Viewing page 5 of 13

Arts Page 10 Section 13 Chicago Tribune, Sunday, August 23, 1992

Art
[[image]] 
The former "Wall of Respect," a symbol of black pride and a South Side tourist attraction that encouraged similar murals worldwide, drew heavy crowds on its opening day 25 years ago. 

'Wall of Respect'
How Chicago artists gave birth to the ethnic mural

By Norman Parish III 

Ruth Pikes had never seen anything like it. She couldn't believe people from out of state would drive into her gang-infested South Side neighborhood just to see the piece of art.
  "It was a tourist attraction," recalls Pikes, who has lived on the 4300 block of Evans Street since 1961. "When I looked at it I would say, 'We do have people with talent.'"
  That was 25 years ago. 
  Today, the two-story attraction is gone. It was torn down by the city after a fire gutted the building in 1971.
  But the former mural covering the old grocery and liquor store at 43rd Street and Langley Avenue is credited with giving birth to thousands of ethnic murals worldwide. In fact, a 6-foot high four-sided mural now sits near the old mural site to commemorate the "Wall of Respect."
  "'The Wall of Respect' was one of the most important artistic events of the 1960s," says Edmund Barry Gaither, director of the Museum of the National Center of Afro-American Artists in Boston. 
  "American art wouldn't have regained a sense of social consciousness if it wasn't for the 'Wall of Respect,'" Gaither adds. "And the cultural life of countless black communities would have been poorer."
  Margaret Burroughs, founder of the DuSable Museum of African American History in Chicago, agrees. 

[[bottom margin]]Norman Parish, a Cleveland reporter, is the son of Norman Parish Jr., one of the "Wall of Respect" artists.[[/bottom margin]]

  "It was that piece of work that sparked the whole public art movement in America," Burroughs says. "Even corporations started painting murals."
  The concept of mural painting was not new when the "Wall of Respect" was done. In the 1920s and 1930s, the federal government sponsored murals by artists of all races. Mexican artists such as Diego Riviera and Jose Clemente Orozco also had completed political murals.
  But unlike earlier murals, the "Wall of Respect" was completed at the expense of the artists themselves, says artist Eugene "Edaw" Wade, a teacher at Kennedy-King College.
  "We were trying to beautify the community," Wade says. "The original concept was this was art that could be functional. This was the artists bringing the art to the community. The wall acted as a 24-hour gallery. There were no guards there to protect it."
  If the "Wall of Respect" still existed, it would celebrate its 25th birthday Monday, the date it was completed. Black pride was the message of the controversial mural. Like a lyric in an Aretha Franklin song, these artists "wanted a little respect" for their heroes, community and themselves.
  They were nine young black men and women, working artists and photographers, looking for a visual outlet for their works. And they said they didn't want a private foundation to tell them who to paint.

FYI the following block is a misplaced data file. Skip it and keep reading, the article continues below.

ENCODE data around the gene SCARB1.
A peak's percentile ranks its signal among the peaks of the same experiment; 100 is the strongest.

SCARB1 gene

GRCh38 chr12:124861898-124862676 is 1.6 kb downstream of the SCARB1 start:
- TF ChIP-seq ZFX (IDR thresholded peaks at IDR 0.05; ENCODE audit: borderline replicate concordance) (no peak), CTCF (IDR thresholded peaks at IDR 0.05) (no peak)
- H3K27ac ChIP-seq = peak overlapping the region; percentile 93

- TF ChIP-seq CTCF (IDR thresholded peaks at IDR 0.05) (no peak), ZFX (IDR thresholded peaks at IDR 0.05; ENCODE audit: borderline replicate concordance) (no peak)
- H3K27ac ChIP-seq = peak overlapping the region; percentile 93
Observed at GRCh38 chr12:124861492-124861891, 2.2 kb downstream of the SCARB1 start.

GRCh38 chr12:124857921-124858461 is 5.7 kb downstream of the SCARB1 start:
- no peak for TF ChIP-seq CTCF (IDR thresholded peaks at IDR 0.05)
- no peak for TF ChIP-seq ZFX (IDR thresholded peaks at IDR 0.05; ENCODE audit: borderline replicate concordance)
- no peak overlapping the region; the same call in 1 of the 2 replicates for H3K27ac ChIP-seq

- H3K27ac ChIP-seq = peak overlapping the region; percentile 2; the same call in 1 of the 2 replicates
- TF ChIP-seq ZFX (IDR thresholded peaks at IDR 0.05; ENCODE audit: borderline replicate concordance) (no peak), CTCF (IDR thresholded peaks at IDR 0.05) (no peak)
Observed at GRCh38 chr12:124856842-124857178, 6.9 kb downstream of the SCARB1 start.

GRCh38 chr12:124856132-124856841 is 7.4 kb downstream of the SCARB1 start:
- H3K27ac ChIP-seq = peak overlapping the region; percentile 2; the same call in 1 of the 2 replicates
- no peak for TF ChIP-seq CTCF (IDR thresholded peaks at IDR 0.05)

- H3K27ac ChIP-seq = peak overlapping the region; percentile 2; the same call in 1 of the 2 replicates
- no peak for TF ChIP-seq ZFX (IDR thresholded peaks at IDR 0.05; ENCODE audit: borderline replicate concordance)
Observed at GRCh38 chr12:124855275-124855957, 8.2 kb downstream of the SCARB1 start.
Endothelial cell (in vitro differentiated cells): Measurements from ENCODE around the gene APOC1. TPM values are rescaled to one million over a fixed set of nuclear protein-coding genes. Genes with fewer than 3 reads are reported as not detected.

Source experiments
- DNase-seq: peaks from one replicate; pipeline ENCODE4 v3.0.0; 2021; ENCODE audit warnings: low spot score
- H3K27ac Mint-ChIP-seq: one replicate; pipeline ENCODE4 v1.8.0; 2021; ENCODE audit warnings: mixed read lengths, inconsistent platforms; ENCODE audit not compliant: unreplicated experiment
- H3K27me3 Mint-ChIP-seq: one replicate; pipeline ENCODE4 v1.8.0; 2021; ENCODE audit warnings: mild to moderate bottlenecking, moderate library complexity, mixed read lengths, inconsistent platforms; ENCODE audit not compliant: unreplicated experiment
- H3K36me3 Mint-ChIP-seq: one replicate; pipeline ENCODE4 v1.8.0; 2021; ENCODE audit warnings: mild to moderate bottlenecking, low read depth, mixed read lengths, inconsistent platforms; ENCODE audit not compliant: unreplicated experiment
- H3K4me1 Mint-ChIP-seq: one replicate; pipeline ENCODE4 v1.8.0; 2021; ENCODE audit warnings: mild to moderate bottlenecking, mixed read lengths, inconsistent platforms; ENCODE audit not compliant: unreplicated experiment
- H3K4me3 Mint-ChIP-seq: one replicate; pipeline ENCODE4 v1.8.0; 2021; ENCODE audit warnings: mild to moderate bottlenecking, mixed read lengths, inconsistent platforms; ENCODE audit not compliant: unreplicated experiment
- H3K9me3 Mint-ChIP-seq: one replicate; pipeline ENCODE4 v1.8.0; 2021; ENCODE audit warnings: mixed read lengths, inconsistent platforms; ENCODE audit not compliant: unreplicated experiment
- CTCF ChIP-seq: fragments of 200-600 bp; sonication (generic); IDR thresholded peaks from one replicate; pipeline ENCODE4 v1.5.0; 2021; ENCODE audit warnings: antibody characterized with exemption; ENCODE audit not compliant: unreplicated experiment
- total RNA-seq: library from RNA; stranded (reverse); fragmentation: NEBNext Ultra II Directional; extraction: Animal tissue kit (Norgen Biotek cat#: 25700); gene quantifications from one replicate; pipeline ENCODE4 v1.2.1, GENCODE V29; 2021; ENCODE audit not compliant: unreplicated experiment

"[The artists] told me that this was their way of letting out their frustrations," says Pikes, whose home is near the former mural site.
  On the mural, portraits ranged from activist Malcolm X to actress Cicely Tyson. The Rev. Martin Luther King Jr., however, was not included among the original 34 black figures. "King was viewed as too weak, while Malcolm was viewed with strength," says Norman Parish Jr., one of the artists.
  The mural immediately became more than a mere painting, attracting several activities from regular poetry readings to controversial political rallies, including one held by the Student Nonviolent Coordinating Committee.
  Poets Gwendolyn Brooks and Haki Madhubuti, formerly Don L. Lee, composed special tributes to the wall. Dancers and singers also kept spirits high.
"It was a special gathering place in the community," recalls Pikes' son, Lawrence Tate, 41.
  Some artists claim there also were unwelcome visitors in the neighborhood: the FBI and Chicago police. 
  "They would send letters that harassed and threatened you," says artist Jeff R. Donaldson, who is now an art professor and Dean of the College of Fine Arts at Howard University in Washington, D.C.
  "I once received a postcard from a group called the Black Tribunal," Donaldson says. "It said, 'You have been found guilty by the Black Tribunal. The next time you climb the scaffold, you will be dusted.' I believe that could have been FBI influenced. I wasn't the 
Please note that the language and terminology used in this collection reflects the context and culture of the time of its creation, and may include culturally sensitive information. As an historical document, its contents may be at odds with contemporary views and terminology. The information within this collection does not reflect the views of the Smithsonian Institution, but is available in its original form to facilitate research. For questions or comments regarding sensitive content, access, and use related to this collection, please contact transcribe@si.edu.